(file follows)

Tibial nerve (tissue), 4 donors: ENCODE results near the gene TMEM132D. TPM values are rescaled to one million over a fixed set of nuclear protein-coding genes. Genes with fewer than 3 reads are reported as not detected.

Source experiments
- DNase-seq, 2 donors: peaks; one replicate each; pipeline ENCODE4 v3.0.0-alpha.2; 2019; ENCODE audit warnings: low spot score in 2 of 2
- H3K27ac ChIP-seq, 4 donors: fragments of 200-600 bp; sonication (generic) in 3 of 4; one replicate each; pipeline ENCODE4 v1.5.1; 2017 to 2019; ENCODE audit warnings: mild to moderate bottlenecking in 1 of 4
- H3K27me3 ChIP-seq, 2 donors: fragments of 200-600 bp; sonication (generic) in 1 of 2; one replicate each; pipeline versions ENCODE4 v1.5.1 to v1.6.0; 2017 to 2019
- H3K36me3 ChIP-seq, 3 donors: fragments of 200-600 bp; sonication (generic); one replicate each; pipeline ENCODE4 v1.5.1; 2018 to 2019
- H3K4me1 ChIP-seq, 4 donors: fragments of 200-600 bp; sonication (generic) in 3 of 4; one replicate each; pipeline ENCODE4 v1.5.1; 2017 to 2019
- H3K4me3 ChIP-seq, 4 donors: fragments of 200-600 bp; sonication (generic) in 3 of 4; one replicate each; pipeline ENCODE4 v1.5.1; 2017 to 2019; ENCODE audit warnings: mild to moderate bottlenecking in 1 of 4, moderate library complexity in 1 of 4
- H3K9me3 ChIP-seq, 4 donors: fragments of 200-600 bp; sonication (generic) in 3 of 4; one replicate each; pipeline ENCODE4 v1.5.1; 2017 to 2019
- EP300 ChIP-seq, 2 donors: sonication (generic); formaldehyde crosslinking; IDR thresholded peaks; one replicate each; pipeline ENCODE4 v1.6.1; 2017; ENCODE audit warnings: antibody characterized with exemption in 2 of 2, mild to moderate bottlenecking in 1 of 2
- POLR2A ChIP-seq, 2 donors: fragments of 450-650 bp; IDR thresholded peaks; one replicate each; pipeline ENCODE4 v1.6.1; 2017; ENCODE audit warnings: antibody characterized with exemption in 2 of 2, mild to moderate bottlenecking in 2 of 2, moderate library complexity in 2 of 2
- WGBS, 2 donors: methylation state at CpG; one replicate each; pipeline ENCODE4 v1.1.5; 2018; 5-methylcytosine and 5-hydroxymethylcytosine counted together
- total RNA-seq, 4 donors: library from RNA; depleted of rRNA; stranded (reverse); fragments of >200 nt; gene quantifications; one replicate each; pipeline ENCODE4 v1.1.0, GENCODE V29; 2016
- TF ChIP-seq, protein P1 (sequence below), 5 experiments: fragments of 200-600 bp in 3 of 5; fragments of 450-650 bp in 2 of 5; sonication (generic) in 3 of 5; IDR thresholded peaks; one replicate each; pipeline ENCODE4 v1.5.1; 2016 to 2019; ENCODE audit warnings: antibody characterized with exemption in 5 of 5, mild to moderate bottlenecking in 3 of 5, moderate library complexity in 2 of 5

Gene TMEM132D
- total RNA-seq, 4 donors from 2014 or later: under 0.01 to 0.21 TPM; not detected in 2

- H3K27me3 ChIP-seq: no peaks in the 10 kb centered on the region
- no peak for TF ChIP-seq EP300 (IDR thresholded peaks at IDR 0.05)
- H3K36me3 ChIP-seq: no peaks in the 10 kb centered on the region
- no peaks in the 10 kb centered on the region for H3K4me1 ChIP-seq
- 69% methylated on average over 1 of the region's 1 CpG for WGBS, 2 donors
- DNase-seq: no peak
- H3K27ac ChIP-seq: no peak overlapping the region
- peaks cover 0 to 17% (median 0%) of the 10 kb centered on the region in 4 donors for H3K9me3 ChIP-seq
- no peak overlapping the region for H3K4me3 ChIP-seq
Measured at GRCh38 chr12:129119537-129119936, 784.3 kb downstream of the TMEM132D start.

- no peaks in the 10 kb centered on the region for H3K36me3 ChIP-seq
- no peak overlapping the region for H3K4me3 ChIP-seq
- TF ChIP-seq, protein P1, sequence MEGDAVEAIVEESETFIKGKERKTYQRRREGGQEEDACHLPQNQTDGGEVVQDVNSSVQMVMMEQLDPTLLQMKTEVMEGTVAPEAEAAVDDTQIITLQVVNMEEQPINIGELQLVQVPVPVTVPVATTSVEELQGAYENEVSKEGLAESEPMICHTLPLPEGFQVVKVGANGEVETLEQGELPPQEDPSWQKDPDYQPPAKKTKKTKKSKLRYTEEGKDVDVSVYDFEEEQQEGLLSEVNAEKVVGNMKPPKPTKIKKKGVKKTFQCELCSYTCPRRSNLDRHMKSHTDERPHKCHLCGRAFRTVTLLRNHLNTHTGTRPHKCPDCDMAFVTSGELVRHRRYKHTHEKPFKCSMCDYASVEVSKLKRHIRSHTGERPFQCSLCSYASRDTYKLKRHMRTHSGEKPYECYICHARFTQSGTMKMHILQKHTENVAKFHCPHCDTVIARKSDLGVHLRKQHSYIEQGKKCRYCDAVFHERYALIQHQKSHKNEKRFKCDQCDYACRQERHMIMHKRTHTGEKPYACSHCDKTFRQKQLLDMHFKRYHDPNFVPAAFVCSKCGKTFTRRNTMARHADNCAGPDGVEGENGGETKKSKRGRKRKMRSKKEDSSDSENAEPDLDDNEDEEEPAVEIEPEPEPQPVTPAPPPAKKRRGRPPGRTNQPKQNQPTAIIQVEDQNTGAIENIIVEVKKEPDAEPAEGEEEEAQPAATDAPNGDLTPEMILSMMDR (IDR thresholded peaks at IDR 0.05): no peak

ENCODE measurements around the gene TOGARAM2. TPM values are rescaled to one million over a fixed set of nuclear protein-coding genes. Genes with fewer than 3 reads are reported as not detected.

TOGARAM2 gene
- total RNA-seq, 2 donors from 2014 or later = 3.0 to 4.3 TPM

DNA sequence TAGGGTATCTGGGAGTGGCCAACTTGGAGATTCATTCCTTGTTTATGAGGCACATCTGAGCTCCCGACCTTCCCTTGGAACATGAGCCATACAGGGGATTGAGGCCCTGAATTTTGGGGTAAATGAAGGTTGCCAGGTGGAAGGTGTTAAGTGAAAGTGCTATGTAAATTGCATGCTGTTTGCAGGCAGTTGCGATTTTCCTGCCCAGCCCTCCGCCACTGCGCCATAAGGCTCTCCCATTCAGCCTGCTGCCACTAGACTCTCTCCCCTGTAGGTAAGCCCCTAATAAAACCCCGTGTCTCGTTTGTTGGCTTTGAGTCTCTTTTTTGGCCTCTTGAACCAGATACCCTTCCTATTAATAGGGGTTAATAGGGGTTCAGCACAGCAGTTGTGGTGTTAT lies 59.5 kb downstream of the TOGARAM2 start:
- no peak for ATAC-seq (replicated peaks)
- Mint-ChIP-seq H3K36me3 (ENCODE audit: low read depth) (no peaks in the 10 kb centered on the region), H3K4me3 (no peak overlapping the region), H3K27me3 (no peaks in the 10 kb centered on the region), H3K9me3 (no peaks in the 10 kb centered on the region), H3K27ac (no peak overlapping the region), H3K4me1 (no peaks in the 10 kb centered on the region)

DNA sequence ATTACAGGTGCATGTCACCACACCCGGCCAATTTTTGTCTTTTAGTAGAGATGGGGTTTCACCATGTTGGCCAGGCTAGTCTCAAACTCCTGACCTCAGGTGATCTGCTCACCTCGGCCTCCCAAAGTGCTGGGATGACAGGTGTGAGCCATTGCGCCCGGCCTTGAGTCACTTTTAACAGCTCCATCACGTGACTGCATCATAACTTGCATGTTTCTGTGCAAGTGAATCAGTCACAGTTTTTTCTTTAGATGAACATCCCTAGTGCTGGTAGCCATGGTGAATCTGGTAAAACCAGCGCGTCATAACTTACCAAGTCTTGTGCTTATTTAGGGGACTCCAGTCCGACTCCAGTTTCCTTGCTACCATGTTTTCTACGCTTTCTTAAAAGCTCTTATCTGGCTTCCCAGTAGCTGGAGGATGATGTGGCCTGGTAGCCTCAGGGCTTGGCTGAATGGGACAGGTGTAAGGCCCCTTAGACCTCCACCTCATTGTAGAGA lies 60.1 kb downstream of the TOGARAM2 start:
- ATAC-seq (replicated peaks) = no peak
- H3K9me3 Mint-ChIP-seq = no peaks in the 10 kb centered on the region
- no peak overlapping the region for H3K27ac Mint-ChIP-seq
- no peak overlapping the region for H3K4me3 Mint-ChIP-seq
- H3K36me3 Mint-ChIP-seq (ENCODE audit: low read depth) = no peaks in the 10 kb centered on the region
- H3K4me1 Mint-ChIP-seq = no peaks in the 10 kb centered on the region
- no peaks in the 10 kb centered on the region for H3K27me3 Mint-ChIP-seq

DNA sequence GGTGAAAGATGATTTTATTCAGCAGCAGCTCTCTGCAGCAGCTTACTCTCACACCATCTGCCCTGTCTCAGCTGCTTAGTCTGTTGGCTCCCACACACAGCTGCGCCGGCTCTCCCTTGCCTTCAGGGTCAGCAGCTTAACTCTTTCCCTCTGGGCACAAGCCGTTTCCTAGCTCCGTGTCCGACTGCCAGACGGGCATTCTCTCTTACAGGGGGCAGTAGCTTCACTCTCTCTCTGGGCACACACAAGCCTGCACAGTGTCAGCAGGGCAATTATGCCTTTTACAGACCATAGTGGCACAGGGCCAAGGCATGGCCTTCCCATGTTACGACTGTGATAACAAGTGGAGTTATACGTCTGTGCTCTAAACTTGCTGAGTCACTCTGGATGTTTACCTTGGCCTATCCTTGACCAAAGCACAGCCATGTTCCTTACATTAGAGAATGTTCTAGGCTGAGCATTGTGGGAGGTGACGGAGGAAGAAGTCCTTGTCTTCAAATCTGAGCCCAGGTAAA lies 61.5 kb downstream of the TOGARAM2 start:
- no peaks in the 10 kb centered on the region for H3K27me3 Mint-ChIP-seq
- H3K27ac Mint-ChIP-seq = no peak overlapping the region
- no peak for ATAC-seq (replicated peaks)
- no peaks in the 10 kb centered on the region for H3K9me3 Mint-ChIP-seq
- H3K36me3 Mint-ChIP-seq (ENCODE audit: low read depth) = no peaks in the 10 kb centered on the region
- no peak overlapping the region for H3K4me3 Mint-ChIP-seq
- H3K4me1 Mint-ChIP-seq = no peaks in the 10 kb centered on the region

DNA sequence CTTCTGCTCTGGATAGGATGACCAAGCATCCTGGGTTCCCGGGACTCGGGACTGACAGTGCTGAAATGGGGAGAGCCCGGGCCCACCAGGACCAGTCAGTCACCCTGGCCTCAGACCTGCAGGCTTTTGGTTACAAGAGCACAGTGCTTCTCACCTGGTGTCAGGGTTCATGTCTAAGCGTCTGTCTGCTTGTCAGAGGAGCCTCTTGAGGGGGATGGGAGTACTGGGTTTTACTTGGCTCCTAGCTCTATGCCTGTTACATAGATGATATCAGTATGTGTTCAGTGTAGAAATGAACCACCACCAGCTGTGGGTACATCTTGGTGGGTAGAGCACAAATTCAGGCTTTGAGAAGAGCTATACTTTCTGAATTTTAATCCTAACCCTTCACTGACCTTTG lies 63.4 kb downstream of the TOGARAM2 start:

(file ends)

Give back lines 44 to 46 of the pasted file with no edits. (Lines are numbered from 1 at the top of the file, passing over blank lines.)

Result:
DNA sequence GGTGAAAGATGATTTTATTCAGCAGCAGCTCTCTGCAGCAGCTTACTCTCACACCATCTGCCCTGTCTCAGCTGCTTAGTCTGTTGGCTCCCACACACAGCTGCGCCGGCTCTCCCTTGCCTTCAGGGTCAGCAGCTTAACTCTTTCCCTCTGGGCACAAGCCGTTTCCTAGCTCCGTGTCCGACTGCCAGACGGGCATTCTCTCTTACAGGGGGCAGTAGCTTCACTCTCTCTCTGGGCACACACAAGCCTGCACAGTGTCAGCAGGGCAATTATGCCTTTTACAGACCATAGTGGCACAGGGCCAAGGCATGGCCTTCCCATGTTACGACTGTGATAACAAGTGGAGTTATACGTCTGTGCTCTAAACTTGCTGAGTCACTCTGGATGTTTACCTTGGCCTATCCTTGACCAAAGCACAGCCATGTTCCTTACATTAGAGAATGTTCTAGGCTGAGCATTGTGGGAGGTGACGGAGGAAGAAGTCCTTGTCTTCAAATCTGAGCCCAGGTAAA lies 61.5 kb downstream of the TOGARAM2 start:
- no peaks in the 10 kb centered on the region for H3K27me3 Mint-ChIP-seq
- H3K27ac Mint-ChIP-seq = no peak overlapping the region